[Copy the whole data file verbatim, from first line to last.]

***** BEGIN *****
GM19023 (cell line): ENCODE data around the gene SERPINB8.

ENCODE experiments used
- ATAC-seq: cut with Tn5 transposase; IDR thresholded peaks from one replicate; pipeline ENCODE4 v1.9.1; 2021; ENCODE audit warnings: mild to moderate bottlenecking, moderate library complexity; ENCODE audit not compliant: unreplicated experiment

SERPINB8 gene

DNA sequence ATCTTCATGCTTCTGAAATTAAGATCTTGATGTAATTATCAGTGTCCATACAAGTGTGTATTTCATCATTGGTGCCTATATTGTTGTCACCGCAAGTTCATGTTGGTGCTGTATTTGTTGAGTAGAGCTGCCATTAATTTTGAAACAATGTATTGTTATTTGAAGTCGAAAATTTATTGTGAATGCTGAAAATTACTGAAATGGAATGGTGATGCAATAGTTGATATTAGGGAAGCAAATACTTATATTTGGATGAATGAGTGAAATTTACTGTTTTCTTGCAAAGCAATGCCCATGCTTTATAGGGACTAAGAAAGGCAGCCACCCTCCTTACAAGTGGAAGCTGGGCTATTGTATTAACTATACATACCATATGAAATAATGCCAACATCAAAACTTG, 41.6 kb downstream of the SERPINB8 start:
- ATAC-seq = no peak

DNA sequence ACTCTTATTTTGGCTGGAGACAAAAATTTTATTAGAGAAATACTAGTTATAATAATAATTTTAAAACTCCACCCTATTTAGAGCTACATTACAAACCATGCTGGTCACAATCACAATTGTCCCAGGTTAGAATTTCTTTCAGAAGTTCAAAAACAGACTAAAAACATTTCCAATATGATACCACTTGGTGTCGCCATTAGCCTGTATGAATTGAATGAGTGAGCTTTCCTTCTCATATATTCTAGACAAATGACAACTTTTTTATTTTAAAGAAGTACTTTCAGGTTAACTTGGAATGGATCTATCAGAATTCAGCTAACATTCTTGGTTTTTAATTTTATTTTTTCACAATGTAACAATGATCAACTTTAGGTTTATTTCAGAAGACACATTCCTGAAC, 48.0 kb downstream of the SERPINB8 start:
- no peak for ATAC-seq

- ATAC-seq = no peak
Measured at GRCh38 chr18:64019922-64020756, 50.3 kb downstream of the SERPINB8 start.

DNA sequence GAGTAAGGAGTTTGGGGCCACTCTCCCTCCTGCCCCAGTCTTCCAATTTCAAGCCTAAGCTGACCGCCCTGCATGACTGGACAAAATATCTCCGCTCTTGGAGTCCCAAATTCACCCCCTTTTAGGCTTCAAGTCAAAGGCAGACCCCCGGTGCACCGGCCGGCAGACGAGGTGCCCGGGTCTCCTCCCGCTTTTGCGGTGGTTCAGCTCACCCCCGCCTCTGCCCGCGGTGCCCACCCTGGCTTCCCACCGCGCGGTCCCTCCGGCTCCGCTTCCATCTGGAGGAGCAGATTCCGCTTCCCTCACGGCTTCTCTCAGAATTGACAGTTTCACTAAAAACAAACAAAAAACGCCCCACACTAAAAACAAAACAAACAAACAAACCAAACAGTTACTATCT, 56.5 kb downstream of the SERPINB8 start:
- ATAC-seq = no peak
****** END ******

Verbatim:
GM19023 (cell line): ENCODE data around the gene SERPINB8.

ENCODE experiments used
- ATAC-seq: cut with Tn5 transposase; IDR thresholded peaks from one replicate; pipeline ENCODE4 v1.9.1; 2021; ENCODE audit warnings: mild to moderate bottlenecking, moderate library complexity; ENCODE audit not compliant: unreplicated experiment

SERPINB8 gene

DNA sequence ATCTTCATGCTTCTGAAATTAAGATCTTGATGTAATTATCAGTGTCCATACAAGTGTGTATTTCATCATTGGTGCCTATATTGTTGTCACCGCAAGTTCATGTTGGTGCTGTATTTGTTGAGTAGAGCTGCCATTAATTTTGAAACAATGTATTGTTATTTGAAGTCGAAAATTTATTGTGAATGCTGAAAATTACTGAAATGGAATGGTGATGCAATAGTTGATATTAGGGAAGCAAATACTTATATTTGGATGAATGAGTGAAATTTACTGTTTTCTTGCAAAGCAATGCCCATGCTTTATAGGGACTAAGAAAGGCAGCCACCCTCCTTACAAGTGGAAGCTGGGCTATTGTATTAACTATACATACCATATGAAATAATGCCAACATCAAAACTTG, 41.6 kb downstream of the SERPINB8 start:
- ATAC-seq = no peak

DNA sequence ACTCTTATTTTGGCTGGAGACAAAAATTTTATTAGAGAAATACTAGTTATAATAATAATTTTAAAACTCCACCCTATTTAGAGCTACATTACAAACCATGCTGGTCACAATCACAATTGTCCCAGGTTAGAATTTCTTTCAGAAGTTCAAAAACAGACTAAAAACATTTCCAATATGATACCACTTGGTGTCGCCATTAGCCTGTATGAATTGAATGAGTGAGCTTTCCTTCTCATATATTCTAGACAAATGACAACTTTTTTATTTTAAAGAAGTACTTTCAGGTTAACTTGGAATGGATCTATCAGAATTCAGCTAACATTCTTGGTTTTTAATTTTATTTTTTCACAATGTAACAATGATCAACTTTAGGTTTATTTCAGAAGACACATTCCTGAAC, 48.0 kb downstream of the SERPINB8 start:
- no peak for ATAC-seq

- ATAC-seq = no peak
Measured at GRCh38 chr18:64019922-64020756, 50.3 kb downstream of the SERPINB8 start.

DNA sequence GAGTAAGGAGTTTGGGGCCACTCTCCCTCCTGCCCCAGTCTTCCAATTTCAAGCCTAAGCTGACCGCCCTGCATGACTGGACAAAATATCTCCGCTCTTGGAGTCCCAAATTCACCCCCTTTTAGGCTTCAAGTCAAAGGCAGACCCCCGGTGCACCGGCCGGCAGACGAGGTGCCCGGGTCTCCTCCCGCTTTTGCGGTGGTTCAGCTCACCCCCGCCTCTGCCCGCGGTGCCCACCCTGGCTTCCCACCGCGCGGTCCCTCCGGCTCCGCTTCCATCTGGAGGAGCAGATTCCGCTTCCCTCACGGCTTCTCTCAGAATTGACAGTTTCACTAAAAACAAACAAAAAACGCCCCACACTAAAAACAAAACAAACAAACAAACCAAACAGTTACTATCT, 56.5 kb downstream of the SERPINB8 start:
- ATAC-seq = no peak